Welcome! Your journey through the heart of Balzac’s Paris begins here! Before you engage the thrilling destinations of Balzac’s Paris, there are some helpful instructions to facilitate your navigation through the web exhibit. The exhibit is organized into a four-component sequence, Locating Balzac’s Paris, Balzac’s Paris, Visiting Balzac’s Paris and the Epilogue. It is highly recommended that you follow the sequence to prevent becoming lost within the exhibit. To maneuver through each component there are arrow keys with a topic heading at the bottom right corner of each page. This will allow you to navigate to the next appropriate section. Furthermore, each main component is divided into sub-sections and topics.

To view a particular sub-section, click on the links at the top of the appropriate page. These will link you directly to your desired destination. As you examine Balzac’s Paris, you will notice a number of images and maps. Function signs allow you to enlarge an image and zoom in on maps, providing you with incredible detail. The map-viewing feature of Balzac's Paris allows you to browse detailed maps at a variety of scales without having to download huge image files. Features include zooming in and panning over, and viewing from a number of directions (right, left, up and down). This provides a user-friendly environment reminiscent of popular online map services such as MapQuest. Listed below is the tour guide in order to assist viewing throughout the exhibit. Enjoy visiting Balzac’s Paris!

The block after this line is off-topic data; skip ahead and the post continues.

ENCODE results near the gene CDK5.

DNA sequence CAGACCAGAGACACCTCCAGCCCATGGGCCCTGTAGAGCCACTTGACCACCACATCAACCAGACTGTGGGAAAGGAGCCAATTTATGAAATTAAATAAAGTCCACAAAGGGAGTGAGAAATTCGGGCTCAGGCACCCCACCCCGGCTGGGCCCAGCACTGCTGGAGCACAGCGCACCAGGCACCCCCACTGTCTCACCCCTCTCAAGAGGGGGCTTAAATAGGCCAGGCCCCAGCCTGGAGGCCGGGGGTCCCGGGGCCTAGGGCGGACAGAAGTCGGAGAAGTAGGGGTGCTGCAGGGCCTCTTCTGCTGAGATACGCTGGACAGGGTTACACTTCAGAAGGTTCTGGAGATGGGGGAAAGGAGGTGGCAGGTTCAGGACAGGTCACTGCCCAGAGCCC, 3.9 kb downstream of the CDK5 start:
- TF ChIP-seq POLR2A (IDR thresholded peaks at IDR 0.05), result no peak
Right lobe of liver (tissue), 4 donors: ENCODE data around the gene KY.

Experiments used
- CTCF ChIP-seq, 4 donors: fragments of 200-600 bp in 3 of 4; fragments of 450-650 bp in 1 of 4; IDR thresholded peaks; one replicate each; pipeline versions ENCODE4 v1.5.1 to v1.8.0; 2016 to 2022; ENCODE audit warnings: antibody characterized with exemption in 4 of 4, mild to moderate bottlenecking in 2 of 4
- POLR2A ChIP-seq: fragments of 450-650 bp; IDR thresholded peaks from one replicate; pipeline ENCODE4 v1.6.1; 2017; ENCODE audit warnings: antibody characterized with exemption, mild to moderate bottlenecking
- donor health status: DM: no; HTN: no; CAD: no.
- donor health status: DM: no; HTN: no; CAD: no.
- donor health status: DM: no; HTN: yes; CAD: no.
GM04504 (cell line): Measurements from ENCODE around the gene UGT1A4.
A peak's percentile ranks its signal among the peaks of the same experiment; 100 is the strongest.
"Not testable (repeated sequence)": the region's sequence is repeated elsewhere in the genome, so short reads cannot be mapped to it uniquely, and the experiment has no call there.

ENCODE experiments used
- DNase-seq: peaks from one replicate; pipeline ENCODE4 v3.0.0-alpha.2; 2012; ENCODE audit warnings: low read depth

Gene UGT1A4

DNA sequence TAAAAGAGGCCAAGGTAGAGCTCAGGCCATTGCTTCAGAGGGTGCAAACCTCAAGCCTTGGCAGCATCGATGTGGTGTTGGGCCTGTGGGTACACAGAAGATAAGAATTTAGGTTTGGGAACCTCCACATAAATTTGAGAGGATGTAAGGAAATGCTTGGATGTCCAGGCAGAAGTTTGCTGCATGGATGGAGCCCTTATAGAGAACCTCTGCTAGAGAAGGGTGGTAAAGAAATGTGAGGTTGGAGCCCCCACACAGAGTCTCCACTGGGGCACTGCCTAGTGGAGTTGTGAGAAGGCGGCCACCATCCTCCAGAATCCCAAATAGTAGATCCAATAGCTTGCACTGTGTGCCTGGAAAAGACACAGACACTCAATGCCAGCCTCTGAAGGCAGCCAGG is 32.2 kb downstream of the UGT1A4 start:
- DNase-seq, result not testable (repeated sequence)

Exhibit Sequence Order:

LOCATING BALZAC’S PARIS

Growth of a City

Plan de Paris During the Time of Louis XIII (1610-1643)

Monuments before 1800

 

After 1850: Haussmann and the Creation of Modern Paris

MAPS OF BALZAC’S PARIS

Two Maps

Before the Change: Paris in 1803

The Tardieu Map: 1838

 

Napoléon as Urban Planner

 

Louis Philippe’s Paris

The Vision of Félix Dubin

VISITING BALZAC'S PARIS

Arc de Triomphe – Champs Elysées – Place de la Concorde

The Arc de Triomphe de l’Étoile in 1837

Place de la Concorde – 1837

A Promenade of Lucien de Rubempré – 1821

Place Louis XV – Champs Elysée – Arc de Triomphe

 

Rue de Rivoli – Palais-Royal

The Rue de Rivoli

The Palais-Royal

The Café de Foy

The Café des Milles Colonnes

Raphael de Valentin Loses His Last Louis d’Or

The Galeries de Bois

Lucien de Rubempré Visits the Galeries de Bois

 

Tuileries – Carrousel – Louvre

The Long View – 1836

The Place du Carrousel and Julie d’Aiglemont

Mariana Is Followed by a Stranger

La Cousine Bette

The Louvre in Balzac’s Time

 

Île de la Cité

The Heart of Paris in 1852

Lucien de Rubempré and “Carlos Herrera…”

 

Quartier Latin

The Maison Vauquer

Student Rooms

Flicoteaux

Rêver la gloire

 

Dreams of the Right Bank

Dynamics of Balzac’s Paris

A View to the West: Land for Sale

Moving to the Right Bank

Clothes Make the Man (or Woman)

You Are Where You Eat

Money

 

EPILOGUE: BALZAC'S VISION OF PARIS

 
 
   

 

Copyright © 2003 Regents of the University of California, UCR College of Humanities, Arts, and Social Sciences, Tomás Rivera Library. All rights reserved.
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